Spencer was signed to a two-year, $6 million dollar deal in the 2011 offseason. A career center, he made a seamless transition to right guard last year. Coordinator Mike Tice said Spencer was the team's most consistent offensive lineman last season.
Yet his move to left guard this year did not go as smoothly. Spencer struggled mightily on the left side and was replaced by Chilo Rachal in Week 3. Spencer has value as a player with experience at three positions but his price tag is just too much to justify for a backup. He'll likely look for opportunities to start elsewhere.
DE Israel Idonije
After a sub-par 2011, in which he was hampered by a knee injury, Idonije was signed to a one-year deal this offseason. Emery was unable to commit to the 31-year-old Idonije beyond one season, and even drafted his eventually replacement, Shea McClellin, in the first round of the 2012 draft.
Yet Idonije stormed out of the gate this season, proving his knee is fully healthy. Always a solid player against the run, Idonije has regained his explosiveness and has also been a force as a pass rusher. He's the perfect complement opposite Julius Peppers and appears to have a couple of good seasons left in him.
Verdict: Re-sign to a short-term deal
Due to the injury to Gabe Carimi, Louis was forced to play out of position at right tackle in 2011, where he struggled. Back at his traditional right guard position this season, Louis has been outstanding. As both a run and pass blocker, Louis has proven to be the club's most consistent offensive lineman.
At only 27 years of age, Louis has a nice career ahead of him. A former collegiate tight end at San Diego State, Louis has great quickness and power. He can maul in the run game and shows solid balance in pass protection. He has truly evolved as an NFL player this year and could anchor the inside of Chicago's offensive line for years to come.
Verdict: Re-sign to a long-term deal
LB Nick Roach
Roach leaves the field during passing downs and doesn't get nearly the same amount of reps as Urlacher and Lance Briggs. Nonetheless, he's an important piece to Chicago's defensive puzzle. As the strong-side linebacker, Roach is a consistent role player that has played in the Bears' system his entire six-year career.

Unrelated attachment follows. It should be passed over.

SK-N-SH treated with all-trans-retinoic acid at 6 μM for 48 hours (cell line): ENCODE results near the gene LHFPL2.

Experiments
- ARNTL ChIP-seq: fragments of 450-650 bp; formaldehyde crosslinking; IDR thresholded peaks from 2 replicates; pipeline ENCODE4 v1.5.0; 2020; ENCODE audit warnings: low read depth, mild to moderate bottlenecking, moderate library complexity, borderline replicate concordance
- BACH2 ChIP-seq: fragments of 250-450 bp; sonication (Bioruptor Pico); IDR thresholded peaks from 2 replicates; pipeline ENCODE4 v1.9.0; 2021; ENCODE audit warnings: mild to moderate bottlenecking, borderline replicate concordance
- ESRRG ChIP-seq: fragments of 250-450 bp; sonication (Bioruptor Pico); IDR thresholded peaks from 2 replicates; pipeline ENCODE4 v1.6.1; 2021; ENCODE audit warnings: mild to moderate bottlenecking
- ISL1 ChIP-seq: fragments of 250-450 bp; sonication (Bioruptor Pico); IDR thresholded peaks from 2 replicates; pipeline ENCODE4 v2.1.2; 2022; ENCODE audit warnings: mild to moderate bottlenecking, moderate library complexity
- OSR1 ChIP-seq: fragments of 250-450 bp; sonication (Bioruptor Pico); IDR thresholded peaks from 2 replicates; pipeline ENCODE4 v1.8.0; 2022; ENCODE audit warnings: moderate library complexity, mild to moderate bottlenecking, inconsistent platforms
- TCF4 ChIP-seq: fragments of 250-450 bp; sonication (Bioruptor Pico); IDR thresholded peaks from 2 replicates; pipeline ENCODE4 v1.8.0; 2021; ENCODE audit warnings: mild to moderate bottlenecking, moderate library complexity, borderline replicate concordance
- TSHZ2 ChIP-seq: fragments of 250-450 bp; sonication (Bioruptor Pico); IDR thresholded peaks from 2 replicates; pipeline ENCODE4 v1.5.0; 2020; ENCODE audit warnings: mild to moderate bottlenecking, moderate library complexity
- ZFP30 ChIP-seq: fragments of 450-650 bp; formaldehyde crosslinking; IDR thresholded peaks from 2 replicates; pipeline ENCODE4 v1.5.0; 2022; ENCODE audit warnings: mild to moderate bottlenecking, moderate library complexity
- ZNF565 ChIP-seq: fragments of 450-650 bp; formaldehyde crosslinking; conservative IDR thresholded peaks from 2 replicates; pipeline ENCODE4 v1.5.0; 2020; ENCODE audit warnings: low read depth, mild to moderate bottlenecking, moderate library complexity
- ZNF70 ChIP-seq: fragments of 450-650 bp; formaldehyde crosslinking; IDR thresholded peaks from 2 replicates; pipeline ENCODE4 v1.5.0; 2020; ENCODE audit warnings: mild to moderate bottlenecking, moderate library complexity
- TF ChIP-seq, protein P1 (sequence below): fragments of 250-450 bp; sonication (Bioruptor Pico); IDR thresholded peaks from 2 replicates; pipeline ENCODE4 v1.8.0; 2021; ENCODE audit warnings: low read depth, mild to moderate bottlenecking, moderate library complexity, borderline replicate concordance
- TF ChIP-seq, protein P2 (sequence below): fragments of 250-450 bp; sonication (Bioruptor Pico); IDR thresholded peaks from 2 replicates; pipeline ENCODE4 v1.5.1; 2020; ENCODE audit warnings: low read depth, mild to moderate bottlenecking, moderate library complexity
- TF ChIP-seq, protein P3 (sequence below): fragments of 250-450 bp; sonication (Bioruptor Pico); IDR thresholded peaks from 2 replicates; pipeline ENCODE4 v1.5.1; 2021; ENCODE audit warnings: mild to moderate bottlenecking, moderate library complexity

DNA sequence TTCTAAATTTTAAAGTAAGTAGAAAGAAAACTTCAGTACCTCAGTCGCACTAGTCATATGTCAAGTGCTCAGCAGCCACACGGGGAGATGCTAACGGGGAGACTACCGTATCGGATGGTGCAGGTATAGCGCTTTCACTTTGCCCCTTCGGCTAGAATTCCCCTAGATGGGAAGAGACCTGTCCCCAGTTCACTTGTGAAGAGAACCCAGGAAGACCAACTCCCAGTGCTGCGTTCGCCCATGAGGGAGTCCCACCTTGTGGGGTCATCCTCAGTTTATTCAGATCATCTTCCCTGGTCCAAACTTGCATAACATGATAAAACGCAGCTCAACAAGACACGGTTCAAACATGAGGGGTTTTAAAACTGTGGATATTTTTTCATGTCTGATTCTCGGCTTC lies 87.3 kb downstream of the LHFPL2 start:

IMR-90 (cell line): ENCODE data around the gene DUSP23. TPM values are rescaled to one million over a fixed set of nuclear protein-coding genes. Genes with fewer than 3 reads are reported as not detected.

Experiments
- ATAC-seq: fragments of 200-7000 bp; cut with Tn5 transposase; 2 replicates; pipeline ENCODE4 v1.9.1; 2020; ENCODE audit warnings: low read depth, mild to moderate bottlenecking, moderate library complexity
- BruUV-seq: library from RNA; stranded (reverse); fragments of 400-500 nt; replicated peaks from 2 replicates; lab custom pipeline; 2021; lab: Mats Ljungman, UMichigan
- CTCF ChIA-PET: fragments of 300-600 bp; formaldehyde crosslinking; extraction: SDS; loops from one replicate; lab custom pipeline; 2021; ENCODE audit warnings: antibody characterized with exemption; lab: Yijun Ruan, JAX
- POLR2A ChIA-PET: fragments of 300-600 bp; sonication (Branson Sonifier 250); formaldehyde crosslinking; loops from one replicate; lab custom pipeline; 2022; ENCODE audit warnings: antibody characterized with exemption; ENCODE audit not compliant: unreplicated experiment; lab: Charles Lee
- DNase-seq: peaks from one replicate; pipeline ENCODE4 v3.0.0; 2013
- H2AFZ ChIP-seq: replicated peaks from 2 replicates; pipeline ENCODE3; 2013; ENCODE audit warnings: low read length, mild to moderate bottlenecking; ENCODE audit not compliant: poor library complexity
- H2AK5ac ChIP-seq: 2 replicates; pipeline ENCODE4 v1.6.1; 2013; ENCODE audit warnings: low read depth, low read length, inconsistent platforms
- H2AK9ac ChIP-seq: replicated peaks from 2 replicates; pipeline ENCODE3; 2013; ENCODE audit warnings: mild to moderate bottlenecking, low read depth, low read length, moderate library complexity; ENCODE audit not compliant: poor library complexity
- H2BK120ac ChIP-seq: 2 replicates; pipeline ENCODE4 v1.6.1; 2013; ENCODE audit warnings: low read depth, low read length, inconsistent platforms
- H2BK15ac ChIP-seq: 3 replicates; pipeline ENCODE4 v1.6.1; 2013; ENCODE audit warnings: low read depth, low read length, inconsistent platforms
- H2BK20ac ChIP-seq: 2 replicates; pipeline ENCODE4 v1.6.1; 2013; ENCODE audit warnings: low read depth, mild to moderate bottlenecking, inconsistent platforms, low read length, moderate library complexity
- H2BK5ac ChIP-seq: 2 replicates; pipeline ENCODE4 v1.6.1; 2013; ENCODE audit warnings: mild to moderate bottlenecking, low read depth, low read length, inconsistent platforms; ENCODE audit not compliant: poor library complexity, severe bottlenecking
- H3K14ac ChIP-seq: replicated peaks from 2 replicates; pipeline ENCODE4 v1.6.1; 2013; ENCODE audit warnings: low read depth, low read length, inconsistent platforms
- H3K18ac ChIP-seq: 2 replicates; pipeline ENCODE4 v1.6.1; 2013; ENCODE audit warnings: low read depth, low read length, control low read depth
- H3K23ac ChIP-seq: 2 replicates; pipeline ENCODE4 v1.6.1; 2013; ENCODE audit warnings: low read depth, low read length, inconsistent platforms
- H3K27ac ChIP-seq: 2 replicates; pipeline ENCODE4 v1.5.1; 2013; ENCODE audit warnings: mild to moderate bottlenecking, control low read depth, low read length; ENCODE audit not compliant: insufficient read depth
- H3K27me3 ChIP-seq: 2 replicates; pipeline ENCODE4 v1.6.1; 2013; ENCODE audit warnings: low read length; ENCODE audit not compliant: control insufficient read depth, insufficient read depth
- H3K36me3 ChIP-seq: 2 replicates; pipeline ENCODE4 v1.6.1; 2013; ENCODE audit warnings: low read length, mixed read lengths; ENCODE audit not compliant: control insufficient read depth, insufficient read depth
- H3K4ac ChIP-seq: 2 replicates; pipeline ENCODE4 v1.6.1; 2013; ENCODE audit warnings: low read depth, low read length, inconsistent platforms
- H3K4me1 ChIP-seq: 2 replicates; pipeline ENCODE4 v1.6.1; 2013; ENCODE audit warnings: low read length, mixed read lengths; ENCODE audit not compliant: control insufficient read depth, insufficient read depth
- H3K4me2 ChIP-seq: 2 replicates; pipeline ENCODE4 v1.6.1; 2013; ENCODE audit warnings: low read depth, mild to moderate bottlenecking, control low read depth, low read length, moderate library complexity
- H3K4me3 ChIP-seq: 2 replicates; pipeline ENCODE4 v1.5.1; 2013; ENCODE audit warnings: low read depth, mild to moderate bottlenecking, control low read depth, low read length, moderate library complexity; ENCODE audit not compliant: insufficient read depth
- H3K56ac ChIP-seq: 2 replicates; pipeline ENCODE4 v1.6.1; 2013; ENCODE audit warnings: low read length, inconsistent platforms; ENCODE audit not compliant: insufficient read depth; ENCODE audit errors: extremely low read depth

Roach also has experience at middle linebacker and could be Urlachr's long-term successor. He's not flashy but Roach is solid player who is only 27 years old.
Verdict: Re-sign for a mid-level deal
G Chilo Rachal
Rachal took over for Spencer at left guard in Week 2 and provided a spark to Chicago's running game. As a run blocker, Rachal can maul and packs a punch when leading into the hole. On more than one occasion, Rachal has flattened a defender as Matt Forte's lead blocker.
Rachal, 26 years old, brings needed nastiness up front and is a great locker-room presence. If the team can re-sign him and Louis, they would have two solid guards around which to build going forward. By locking them up, Emery can then focus on finding the team's center of the future in this year's draft.
Verdict: Re-sign to a long-term deal
Campbell was signed to a one-year deal as a free agent this past offseason. With his $3.5 million contract, Campbell is an expensive insurance policy in case Jay Cutler again goes down with injury.
In his career prior to Chicago, Campbell was always a starter, a role to which he'd like to return going forward. He's one of the best backups in the league for 2012 but he's far too expensive to re-sign going forward.
Like Campbell, Hayden was also signed for one year as an unrestricted free agent this past offseason. He has served as the club's fourth cornerback this year and has the ability to play at either wide spot, as well as at nickel. He's an eight-year veteran who has played his entire career in Cover 2 systems like Chicago's.